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We know that we can cause reduced pressure in a fluid if the velocity of its flow is increased (Based on Bernoulli's principle - section 3-2 ).
The camber of an airfoil's upper surface makes the air flowing over it move faster than the air flowing under the wing. This increase in velocity reduces the pressure (P1>P2) on the top of the wing so lift is produced. (See Figure 4-1).
Lift is also called airfoil lift or Bernoulli's lift.
Lift will continue as long as the airfoil is moving through the air and the air remains smooth rather than turbulent.
Every airfoil, no matter what its camber or chord, will lose its smooth flow at some point along the upper surface. The perfect airfoil, if there were such a thing, would have turbulent flow at its trailing edge where the divided airstream comes together again. The regular airfoil has turbulence somewhere forward of the trailing edge even though level flight is maintained. With every increase in angle of attack (See Figure 4-2), this turbulent flow moves farther and farther toward the leading edge. The increase in angle of attack increases lift. This is true up to a point because we also must consider the power needed to force the craft through the air. If we had unlimited power, angle of attack would be of no concern, but this is not the normal situation so the turbulent flow continues forward until there is no more lift available.
It may interest you to know, at this point, that lift can also be created by an airfoil without any camber at all.
This lift, however, is completely different from the lift we have been talking about. This type of lift is called dynamic lift and is caused by the pressure of impact air against the lower surface of the airfoil.
A kite flying on a balmy spring day is an excellent example of an airfoil without camber being sustained in flight by dynamic lift. Similar to the airfoil in the wind tunnel, it makes no difference to the kite whether it is moving forward through the air or the air is moving past it. It simply goes on and hangs up there in the spring sky. (If you have flown a kite, however, you know there's a difference. You know that when the wind is light, you have to run your legs off at times to get the kite airborne.)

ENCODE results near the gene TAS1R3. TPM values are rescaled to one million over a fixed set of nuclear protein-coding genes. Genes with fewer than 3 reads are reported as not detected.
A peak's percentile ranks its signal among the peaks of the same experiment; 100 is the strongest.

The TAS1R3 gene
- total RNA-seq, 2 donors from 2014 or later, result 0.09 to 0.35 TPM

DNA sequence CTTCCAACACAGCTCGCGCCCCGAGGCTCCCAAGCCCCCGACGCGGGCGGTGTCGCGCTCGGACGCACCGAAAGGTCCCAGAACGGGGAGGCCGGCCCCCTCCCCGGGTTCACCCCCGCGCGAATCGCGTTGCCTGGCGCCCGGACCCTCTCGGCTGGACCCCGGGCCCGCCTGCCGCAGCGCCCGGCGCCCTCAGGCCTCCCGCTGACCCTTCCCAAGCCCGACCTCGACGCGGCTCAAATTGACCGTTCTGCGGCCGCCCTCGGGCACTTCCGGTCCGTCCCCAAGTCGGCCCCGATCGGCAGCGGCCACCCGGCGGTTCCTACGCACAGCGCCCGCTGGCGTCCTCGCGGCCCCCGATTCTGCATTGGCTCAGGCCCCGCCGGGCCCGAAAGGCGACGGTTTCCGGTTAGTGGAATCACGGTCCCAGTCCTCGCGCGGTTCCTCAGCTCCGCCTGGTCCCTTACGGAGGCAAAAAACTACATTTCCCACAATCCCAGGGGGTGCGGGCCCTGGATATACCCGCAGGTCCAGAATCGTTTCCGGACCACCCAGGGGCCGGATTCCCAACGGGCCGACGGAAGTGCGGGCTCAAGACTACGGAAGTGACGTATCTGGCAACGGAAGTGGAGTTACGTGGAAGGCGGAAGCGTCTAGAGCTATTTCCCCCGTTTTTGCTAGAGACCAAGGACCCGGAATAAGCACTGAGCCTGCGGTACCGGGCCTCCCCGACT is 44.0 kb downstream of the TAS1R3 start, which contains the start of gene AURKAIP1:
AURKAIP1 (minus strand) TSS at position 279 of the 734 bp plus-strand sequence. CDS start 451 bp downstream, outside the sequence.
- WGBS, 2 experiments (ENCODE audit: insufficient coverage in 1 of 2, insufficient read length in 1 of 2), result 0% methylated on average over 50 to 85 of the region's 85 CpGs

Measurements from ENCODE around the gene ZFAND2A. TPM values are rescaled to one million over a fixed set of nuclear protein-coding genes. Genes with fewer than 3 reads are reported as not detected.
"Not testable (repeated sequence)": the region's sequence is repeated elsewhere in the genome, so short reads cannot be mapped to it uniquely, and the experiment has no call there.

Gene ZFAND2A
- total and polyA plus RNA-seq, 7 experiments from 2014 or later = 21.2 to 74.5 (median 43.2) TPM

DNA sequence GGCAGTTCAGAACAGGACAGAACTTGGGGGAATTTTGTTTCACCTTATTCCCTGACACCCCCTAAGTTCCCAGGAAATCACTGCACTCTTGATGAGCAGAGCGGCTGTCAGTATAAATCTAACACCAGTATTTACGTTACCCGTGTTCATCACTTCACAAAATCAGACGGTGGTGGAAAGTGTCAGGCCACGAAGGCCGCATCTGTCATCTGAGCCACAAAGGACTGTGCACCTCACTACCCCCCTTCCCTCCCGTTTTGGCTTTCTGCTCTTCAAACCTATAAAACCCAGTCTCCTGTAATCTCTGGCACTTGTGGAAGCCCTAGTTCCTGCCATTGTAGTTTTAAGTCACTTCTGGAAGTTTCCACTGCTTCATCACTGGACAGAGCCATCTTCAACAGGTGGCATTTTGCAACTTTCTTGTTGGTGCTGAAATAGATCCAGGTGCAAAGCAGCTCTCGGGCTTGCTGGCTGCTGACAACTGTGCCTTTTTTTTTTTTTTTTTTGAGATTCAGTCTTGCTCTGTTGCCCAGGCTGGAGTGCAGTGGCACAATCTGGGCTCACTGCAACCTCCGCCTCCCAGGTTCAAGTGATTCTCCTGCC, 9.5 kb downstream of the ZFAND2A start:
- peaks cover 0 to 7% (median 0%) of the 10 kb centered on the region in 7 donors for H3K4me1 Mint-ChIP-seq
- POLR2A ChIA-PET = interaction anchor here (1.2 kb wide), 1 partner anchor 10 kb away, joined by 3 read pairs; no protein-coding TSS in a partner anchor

This same kind of lift also helps hold the aircraft in the air and can be explained by Newton's third law of motion.
Newton's third law of motion states that for every action there is an equal and opposite reaction. A popular example of this law is the gun and the bullet shown in Figure 4-3. When the trigger is pulled and the gun fires, the bullet leaving the barrel is the action and the recoil of the gun is the reaction. If we can ignore friction and air resistance, the force of the bullet striking the wall and the force of the gun striking the opposite wall will be equal.
We've pointed out that air is a fluid. The passing of the airfoil through the air is an action. We can expect, then, that the air will act upon the wing. This is the reaction. The lower surface of the wing meets the air at a slight angle (the angle of attack, which we've already covered). The air flowing past the lower surface is deflected slightly. The wing exerts a force on the air in order to do this; the air, meanwhile, exerts an equal and opposite force on the wing. This force of the air (the reaction force) causes lift which is called dynamic lift. Sometimes, it is also called Newtonian lift or action-reaction lift.
The amount of lift generated by this action-reaction process usually amounts to only about 15 percent of the total lifting force necessary to sustain aircraft flight.
In this section, we have concentrated on how airfoils create lift. They make use of Bernoulli's principle and Newton's third law of motion. Airfoils move through the air, creating an interaction between air and airfoils. This interaction takes the form of a difference in pressure between upper and lower surfaces of the airfoil, and the decreased pressure on the upper surface of the airfoil causes lift. Additional lift comes from the force of the impact air on the airfoil moving through the air.
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Updated: March 12, 2004